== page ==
Standard Cell libraries help simplify the design task by abstracting some of the complexity of physical transistor layout and local connection while still understanding the design tradeoffs to meet the system level goals for power, area, and performance for a system-on-chip (SoC).
Standard Cell libraries are a collection of well characterised basic circuits that Electronic Design Automation (EDA) tools use to instantiate the larger design based on the design constraints (optimisation choices, timing, etc.). Characterisation of the cells is critical to obtaining realistic estimates of post layout performance that will be close to those of the final fabricated devices. The description of each cell includes layout, perfance and other characterization data (slew, delay, capacitance, drive strength, etc.) in the form of look-up tables needed by the EDA design tasks to allow selection of the best standard cell candidates to optimise the final design.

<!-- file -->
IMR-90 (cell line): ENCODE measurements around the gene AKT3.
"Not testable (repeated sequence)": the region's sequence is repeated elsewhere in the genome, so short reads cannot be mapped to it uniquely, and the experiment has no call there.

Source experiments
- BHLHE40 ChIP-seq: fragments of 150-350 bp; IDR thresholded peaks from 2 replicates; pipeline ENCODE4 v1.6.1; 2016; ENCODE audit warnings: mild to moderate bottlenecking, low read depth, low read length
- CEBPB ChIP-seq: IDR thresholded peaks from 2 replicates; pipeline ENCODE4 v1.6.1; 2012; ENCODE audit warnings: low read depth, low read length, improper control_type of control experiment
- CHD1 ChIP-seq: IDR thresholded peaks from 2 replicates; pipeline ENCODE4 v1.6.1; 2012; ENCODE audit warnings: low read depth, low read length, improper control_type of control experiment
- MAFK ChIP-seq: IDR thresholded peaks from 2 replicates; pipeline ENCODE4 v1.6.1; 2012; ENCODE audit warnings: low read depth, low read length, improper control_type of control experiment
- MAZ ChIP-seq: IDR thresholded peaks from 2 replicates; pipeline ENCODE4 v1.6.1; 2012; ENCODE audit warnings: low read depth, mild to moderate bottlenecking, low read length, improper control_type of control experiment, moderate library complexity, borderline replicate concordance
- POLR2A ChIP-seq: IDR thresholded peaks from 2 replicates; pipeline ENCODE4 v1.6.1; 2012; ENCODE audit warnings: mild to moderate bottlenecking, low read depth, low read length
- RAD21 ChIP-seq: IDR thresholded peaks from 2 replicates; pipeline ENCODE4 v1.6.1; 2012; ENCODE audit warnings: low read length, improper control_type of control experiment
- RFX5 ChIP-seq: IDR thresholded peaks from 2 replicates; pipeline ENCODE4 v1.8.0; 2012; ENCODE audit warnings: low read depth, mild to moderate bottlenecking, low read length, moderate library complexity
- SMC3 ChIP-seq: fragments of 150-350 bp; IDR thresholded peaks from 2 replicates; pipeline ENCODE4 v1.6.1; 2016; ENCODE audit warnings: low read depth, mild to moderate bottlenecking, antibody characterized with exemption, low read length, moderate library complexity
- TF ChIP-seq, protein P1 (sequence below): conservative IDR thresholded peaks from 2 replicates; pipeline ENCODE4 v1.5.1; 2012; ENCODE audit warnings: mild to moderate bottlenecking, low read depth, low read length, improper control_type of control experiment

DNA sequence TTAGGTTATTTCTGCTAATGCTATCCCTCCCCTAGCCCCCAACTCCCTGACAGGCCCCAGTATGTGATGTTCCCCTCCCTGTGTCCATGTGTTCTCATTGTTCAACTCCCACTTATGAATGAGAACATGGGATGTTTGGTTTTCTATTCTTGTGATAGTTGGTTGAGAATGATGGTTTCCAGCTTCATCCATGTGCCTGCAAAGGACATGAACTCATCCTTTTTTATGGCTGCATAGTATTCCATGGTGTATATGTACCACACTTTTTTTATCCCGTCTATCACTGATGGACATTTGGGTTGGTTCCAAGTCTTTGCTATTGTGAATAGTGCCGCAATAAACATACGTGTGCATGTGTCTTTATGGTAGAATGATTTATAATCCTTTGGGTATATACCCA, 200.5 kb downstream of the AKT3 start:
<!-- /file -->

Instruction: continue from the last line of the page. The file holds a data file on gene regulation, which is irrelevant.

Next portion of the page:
Cell area is usually defined in terms of height in tracks, a track being the space needed to draw the smallest metal connection (with appropriate spacing). For example, a standard cell of 9T (nine tracks high) might have a 12T derivative for higher performance and a 7T derivative for minimal area. The internal layout and resulting characteristics comprimised for the different power, area, and performance trade off. Selection cannot be variable at every possible location. To ensure cells are places without causing design rule violations, while enabling routing of power and ground between adjacent cells in a row, the height of cells and the arrangement of elements at the edge of the cells is tightly defined.
The cell layouts are made to assist the EDA physical design tasks such as Place and Route. As technology nodes get smaller the information requirements for both standard cell definition and characterisation and EDA design tasks becomes more involved to meet the more exacting needs of the more complex fabrication methods involved.